In a special themed issue of the Journal of the Academy of Nutrition and Dietetics, nutritionists and other heath professionals explore the association between nutrition, obesity and cancer prevention, treatment and survival. They also identify areas where research into future prevention strategies could be improved.
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In 2016, a report by the International Agency for Research on Cancer stated that excess body fatness increases the risk for 13 types of cancer. Lead investigator Stephen Hursting from the University of North Carolina and colleagues reviewed the mechanisms underlying this association and assessed the dietary interventions that are being used in preclinical and clinical trials.
Hursting says that obesity-associated metabolic perturbations are emerging as major drivers of obesity-related cancer, including alterations in growth factor signaling, inflammation, and angiogenesis.
Preclinical evidence suggests that dietary interventions, such as calorie restriction, intermittent fasting, low-fat diet and the ketogenic diet, have the potential to reverse some of these obesity-associated alterations; however, more clinical data are needed to confirm translation to human subjects.”
Stephen Hursting, The University of North Carolina
In adults, dietary energy density (DED) has been linked to weight gain. DED is the ratio of energy intake to food weight and serves as a measure of diet quality.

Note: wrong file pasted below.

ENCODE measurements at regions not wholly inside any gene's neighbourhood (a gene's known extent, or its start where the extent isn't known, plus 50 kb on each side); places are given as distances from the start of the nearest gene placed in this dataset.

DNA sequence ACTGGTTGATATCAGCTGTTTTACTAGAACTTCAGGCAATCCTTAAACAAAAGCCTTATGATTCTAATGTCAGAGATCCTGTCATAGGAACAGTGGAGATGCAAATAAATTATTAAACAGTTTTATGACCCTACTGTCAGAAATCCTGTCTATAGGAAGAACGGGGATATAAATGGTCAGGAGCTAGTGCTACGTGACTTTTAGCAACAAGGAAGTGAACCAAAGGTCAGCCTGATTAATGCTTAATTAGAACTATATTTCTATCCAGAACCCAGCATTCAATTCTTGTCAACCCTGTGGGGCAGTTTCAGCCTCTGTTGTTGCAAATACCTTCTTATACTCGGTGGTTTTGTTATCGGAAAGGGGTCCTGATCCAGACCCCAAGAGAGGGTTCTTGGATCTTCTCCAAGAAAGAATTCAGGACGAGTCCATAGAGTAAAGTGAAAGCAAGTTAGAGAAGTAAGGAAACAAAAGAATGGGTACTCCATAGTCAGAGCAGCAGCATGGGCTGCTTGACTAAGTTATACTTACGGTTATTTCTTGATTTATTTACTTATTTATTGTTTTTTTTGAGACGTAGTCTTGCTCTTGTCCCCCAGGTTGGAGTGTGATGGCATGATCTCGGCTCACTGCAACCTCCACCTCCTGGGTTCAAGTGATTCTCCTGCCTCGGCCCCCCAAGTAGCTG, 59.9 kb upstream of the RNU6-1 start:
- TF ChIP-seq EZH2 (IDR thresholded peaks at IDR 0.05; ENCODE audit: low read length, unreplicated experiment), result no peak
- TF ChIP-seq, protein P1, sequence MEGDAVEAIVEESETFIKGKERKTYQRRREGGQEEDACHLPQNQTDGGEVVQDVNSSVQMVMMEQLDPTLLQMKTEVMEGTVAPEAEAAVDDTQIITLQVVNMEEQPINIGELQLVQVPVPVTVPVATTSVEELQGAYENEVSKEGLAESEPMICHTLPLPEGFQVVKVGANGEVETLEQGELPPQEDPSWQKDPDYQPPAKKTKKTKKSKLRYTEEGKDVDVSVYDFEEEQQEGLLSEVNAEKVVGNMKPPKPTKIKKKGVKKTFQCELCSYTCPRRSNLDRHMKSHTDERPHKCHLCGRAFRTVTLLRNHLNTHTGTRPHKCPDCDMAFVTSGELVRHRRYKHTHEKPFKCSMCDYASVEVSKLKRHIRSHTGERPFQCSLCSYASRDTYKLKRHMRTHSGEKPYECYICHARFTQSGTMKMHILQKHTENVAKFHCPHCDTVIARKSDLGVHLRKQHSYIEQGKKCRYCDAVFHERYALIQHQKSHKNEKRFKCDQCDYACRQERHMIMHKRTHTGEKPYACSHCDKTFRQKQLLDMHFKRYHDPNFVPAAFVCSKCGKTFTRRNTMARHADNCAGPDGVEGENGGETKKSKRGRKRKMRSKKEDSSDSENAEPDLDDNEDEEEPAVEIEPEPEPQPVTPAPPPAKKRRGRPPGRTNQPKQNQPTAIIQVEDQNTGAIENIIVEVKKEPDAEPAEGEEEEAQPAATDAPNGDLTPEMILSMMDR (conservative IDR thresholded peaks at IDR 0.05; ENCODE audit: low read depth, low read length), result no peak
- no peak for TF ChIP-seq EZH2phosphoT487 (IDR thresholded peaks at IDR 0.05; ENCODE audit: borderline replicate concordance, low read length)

Cynthia Thomson (Mel and Enid Zuckerman College of Public Health) and colleagues present the findings of an investigation into the link between baseline DED and obesity-associated cancers in over 90,000 postmenopausal women enrolled in trials of the Women's Health Initiative.
A higher DED was shown to be associated with an increased risk of any obesity-related cancer. This increased risk was restricted to women with a normal BMI.
Thomson says the finding suggests that weight management alone may not protect against obesity-related cancers if women prefer a diet pattern indicative of high energy density: “Higher DED in normal-weight women may promote metabolic dysregulation independent of body weight, an exposure known to increase cancer risk.”
In a review of the evidence linking diet and cancer, dietician nutritionists from the National Institutes of Health explain the inconsistencies in the literature and the issues that registered dietitian nutritionists (RDNs) face when translating this complex information for patients:
Despite the best efforts of nutrition science researchers, inconsistencies exist across the diet-cancer prevention scientific literature. Clinical trials are the gold standard of research, but the body of scientific data should be compelling before translating scientific findings to our at-risk, presumed healthy patients for disease prevention and patients with a good prognosis undergoing treatment."
Nancy Emenaker and Ashley Vargas, National Institutes of Health